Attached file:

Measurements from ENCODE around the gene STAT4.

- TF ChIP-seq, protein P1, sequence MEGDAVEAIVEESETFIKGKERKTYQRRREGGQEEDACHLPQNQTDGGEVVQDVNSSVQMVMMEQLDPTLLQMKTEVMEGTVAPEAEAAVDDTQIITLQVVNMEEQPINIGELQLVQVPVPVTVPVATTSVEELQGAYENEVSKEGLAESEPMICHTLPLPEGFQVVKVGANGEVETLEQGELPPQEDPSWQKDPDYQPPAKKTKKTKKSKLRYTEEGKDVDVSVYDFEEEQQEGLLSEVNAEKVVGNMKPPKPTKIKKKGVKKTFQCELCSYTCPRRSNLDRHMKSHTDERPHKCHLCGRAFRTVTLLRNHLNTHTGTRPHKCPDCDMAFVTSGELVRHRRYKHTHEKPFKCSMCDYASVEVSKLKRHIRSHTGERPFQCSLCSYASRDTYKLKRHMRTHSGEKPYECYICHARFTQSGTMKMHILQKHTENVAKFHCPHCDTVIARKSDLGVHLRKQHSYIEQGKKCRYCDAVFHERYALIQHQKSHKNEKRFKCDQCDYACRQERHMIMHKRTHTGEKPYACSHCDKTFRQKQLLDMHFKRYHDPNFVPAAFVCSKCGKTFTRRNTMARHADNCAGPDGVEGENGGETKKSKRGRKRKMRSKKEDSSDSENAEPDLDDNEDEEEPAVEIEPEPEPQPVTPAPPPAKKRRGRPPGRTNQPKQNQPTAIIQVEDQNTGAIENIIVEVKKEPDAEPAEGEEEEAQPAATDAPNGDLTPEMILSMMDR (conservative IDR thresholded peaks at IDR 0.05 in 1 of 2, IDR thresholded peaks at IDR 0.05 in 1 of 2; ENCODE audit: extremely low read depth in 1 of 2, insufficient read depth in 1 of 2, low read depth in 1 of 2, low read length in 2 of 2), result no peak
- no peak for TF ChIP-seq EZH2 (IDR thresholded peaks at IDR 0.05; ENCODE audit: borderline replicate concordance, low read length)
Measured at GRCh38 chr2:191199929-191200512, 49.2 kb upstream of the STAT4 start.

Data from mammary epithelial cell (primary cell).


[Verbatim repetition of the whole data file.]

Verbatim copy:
Measurements from ENCODE around the gene STAT4.

- TF ChIP-seq, protein P1, sequence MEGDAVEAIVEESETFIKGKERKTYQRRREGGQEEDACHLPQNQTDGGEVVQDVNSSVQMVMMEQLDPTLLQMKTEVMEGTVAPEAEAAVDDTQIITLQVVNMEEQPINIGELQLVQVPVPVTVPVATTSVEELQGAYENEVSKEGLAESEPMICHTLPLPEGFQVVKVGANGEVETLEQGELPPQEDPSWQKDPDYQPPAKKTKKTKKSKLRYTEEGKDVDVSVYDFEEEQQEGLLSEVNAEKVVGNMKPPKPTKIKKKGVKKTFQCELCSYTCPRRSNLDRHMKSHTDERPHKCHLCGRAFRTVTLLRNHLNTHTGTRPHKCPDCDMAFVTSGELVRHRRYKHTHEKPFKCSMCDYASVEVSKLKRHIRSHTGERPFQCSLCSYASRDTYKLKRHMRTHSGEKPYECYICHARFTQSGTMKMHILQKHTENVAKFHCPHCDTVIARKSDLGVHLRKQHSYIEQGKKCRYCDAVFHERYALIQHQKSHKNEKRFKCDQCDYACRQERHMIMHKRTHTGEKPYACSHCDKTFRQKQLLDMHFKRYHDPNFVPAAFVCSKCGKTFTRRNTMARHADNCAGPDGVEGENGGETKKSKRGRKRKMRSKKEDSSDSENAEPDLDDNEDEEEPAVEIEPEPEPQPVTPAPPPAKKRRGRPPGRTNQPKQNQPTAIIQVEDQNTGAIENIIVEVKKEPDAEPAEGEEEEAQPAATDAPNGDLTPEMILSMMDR (conservative IDR thresholded peaks at IDR 0.05 in 1 of 2, IDR thresholded peaks at IDR 0.05 in 1 of 2; ENCODE audit: extremely low read depth in 1 of 2, insufficient read depth in 1 of 2, low read depth in 1 of 2, low read length in 2 of 2), result no peak
- no peak for TF ChIP-seq EZH2 (IDR thresholded peaks at IDR 0.05; ENCODE audit: borderline replicate concordance, low read length)
Measured at GRCh38 chr2:191199929-191200512, 49.2 kb upstream of the STAT4 start.

Data from mammary epithelial cell (primary cell).